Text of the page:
Tag Archives: Assagioli

A Week under Lockdown

Lockdown in Pieve 2In Umbria, it all happened gradually. Like contracting the virus itself, I suppose. One person wearing a mask at the supermarket and everyone trying to act normal about it. The fervent washing of hands upon entering home. The silly jokes. Do you know the latest Italian slogan? Meno tasse, meno tosse (‘Less taxes, less coughing.’ But in Italian it’s funnier because it rhymes.) The collective denial when everyone shook hands as they offered the Sign of Peace during Sunday Mass.

Then things started to heat up. Like the feverish heat of the virus, I suppose. We were only allowed to go out to work, for food shopping and emergencies. Signs warned us at the supermarket to stand at least a meter apart while waiting on line. But I wondered about buying fruit and vegetables that anyone could handle and easily sneeze on. All the flour was missing from the shelves and the mozzarella nearly gone. Schools were all closed, but bars were open and restaurants too. People were still making plans to meet for dinner.

Suddenly everything nearly stopped. Like haltering breaths strangled by the virus, I suppose. We were all forbidden to leave our homes. The cry “Restate a casa. (Stay at home!)” came from every conceivable social media application. For three days, the mayor was furiously screaming at us from tiny videos on our phone, “I don’t know how to say this any plainer.” He looked tired and sounded exasperated. “This is not a holiday. This is a war. RES-TA-TE–A–CA-SA!” Every sharp syllable of his warning crescendoed into a staccato scolding.

lambsAnd then lockdown. Like weary limbs trembling under the virus, I suppose. We live on a tiny hilltop outside of a tiny village nestled under the Italian Apennines (‘tiny Alps’). The life we have chosen to live these past three years means that we are almost always working at home, in the garden, walking in the countryside. Physically, nothing much changes for me, but I mentally struggle with being limited to the space I now call home.

And still… Spring is vibrating forth. Like the life force that surges against the virus, I suppose. Nature refuses to lock down. The blossoming plum tree in front of my house hums with bees that together sound like a distant freight train. Everyday new wild flowers appear. Yellow primroses blanket a meadow, violets lift a corner of a field to delicate heights, and the plum blossoms throw their perfume my way as I hang up the wash. New lambs are being born and wandering the countryside with their mothers. Nature is surging forth with life. Nothing is locking her up. No one can lock her down.

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Amongst the fervor of spring, there is silence. Like the deep sleep of those fighting the virus, I suppose. Greta has gotten her way. Nobody is traveling by plane these days. The roads are so quiet that we can hear the Rasina gurgling half-a-mile away. A river where Saint Francis is said to have washed his wounds after trying to preach to the locals who only jeered and threw stones at him. A river where decades ago the local children used to swim and catch river shrimp to eat.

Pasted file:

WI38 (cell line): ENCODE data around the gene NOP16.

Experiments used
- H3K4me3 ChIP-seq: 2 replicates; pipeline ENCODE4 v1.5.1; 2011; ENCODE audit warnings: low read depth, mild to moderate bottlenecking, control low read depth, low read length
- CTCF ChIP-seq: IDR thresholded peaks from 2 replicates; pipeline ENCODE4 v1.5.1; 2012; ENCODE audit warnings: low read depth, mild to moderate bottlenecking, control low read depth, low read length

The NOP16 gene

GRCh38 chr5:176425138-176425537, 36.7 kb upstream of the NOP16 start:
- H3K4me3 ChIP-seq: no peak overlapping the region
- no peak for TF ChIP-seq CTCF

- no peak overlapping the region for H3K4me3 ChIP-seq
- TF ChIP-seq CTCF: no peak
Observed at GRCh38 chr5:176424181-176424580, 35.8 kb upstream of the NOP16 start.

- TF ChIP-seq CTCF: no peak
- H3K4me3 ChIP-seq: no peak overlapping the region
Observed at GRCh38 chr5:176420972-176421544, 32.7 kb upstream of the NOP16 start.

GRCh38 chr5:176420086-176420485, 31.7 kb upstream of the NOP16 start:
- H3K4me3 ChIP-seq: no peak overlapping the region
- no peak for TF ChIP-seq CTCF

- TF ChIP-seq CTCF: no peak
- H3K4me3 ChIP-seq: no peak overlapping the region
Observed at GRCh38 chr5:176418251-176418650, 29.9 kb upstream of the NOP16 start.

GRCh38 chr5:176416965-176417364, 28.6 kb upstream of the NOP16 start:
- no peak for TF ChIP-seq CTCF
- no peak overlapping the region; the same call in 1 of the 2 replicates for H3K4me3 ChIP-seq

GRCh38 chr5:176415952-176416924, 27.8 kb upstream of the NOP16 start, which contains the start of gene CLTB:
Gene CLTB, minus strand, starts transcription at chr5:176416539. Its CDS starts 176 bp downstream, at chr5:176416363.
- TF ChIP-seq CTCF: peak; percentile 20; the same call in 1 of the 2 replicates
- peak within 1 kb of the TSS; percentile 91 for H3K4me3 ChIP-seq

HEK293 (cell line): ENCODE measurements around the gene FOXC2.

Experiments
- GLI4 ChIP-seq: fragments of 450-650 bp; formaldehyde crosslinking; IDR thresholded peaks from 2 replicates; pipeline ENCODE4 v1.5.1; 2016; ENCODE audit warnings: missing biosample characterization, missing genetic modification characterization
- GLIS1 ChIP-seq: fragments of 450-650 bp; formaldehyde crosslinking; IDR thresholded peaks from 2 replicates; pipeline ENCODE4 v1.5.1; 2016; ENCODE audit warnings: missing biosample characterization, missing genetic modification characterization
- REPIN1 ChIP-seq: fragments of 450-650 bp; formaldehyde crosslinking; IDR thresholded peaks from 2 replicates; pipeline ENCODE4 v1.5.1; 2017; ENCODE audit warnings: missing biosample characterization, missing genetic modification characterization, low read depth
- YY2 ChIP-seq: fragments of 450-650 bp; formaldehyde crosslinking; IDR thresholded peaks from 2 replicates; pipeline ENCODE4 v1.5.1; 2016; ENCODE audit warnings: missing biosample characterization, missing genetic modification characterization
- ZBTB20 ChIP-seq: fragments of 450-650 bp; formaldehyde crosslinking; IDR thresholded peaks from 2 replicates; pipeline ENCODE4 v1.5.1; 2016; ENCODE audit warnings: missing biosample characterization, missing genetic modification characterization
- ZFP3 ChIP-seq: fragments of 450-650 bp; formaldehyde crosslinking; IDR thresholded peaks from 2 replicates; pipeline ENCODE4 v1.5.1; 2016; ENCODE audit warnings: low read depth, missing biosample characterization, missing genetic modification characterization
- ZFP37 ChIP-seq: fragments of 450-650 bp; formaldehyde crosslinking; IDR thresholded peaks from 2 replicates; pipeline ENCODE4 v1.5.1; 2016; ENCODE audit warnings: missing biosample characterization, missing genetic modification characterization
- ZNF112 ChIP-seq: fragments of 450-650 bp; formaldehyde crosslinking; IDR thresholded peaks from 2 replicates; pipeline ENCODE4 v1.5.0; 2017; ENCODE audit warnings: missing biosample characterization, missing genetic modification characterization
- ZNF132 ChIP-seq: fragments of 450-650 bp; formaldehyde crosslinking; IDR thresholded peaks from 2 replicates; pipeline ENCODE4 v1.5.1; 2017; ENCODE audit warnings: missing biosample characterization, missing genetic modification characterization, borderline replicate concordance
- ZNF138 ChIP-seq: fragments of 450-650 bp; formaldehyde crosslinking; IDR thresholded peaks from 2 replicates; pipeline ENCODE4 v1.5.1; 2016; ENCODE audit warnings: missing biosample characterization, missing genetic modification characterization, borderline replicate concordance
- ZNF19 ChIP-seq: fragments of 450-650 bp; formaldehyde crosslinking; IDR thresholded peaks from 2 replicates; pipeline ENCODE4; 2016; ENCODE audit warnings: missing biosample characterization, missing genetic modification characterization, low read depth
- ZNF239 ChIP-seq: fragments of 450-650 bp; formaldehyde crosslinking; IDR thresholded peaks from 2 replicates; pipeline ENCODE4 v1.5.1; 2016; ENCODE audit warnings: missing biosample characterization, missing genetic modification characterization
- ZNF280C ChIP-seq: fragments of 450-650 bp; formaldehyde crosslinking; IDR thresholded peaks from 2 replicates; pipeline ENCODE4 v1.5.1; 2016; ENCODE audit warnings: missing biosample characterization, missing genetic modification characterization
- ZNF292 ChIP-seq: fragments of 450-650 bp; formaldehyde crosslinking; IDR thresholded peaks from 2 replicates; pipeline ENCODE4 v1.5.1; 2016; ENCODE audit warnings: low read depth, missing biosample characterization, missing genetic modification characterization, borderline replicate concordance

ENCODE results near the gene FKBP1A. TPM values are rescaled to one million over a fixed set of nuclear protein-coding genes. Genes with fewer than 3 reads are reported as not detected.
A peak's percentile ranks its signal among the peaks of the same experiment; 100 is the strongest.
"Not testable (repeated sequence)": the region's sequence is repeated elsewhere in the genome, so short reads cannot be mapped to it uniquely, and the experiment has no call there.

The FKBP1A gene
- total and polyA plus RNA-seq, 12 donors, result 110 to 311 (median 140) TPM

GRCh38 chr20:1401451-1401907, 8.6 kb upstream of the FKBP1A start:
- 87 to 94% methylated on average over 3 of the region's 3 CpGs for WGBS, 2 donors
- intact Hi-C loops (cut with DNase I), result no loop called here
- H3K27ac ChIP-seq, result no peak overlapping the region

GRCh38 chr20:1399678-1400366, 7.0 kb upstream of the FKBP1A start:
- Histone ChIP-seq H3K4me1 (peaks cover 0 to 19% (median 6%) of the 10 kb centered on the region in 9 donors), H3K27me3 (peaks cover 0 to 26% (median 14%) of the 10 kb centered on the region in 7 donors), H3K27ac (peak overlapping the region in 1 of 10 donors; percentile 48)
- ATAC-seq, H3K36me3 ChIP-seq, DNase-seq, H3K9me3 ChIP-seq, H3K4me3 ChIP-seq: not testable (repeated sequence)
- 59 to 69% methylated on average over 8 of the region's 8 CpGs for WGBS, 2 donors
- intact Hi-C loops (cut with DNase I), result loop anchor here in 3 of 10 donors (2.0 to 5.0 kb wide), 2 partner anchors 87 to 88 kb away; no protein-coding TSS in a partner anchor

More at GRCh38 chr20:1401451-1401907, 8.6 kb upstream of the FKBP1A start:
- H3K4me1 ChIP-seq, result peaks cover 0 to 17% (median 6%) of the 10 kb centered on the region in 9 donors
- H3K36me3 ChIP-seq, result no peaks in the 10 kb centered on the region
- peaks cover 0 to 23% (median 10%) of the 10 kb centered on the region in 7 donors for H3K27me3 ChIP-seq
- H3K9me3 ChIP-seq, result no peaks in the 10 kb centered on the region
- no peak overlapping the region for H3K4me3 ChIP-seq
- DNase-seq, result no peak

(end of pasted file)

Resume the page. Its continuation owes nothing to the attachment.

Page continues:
With life comes death. Whether we wash our hands or don’t wash our hands, we will, everyone of us, die one day. It’s been scientifically proven! I remember one summer afternoon while visiting Giuseppa in her garden, I heard the mew of a newborn kitten coming from under the pigeon coop. Its mother had abandoned it to die; it was blind and starving. I scooped it up and held it against me as it feebly sought mother’s milk. Distraught, I turned to Giuseppa and said, “Oh, Giuseppa, what should I do? What should I do with this kitten?”

Giuseppa, a wise old farming woman, once told me how as a young girl during and after the Second World War, her job was to take care of the beasts. “We had large bulls to pull the plow, goats, rabbits, pigs, and of course chickens,” she said. “My two brothers were afraid of the bulls, but I used to love to walk with them, pulling them by their nose rings. They were really gentle creatures. You know, with animals, you can always tell how they’re going to behave. It’s with people that you can never be certain.”

But this time, Giuseppa looked at me as if I were a small child who had dropped all the fresh eggs. “What should you do, Caterì?” she asked. “Why, put it down.”

It was a direct and poignant reply. I instantly recognized the need to allow Nature to take its own course, to trust that the mother cat’s instincts were better than mine, to recognize that with sacrifice comes strength and renewal. I put the cat down.

We are all being forced to enter into a time of purification and sacrifice. Oddly enough, we are now halfway through the period of Lent– a time before Easter when Christians seek purification through fasting, prayer, and charitable acts. The forty days of Lent are, in many ways, similar to the Islamic time of Ramadan. During Ramadan, Moslems are expected to fast as well as give alms and read the Qur’an.

Assagioli wrote extensively on what he called “the science of applied purification”, insisting that this work must be undertaken in order to transform the lower characteristics of our personality and bring unity to our soul. He described purification of the personality as a process of re-orientation and elevation of the higher mind. But we can also do this work as a nation. As Assagioli wrote:

“A nation is an entity, a soul analogous to a human soul: it can be noble and high or selfish, proud, overbearing. It is about educating, raising, purifying the soul of one’s nation, of which each of us is a part.”

013919 End of Purification RedemptionAt an emotional level, our purification helps to energize the dispersion of negative emotions in the world. At a mental level, purification helps to melt down and destroy old concepts, dogma, fanaticism and ideologies that produce fears and have hypnotized many people.

Sacrifice, solitude, silence, and social distancing. We are in a time of personal, national, and planetary purification. Our personal act of purification is not just for ourselves alone. We also desperately need to carry out this work because when we do, we are participating in the great work of planetary purification.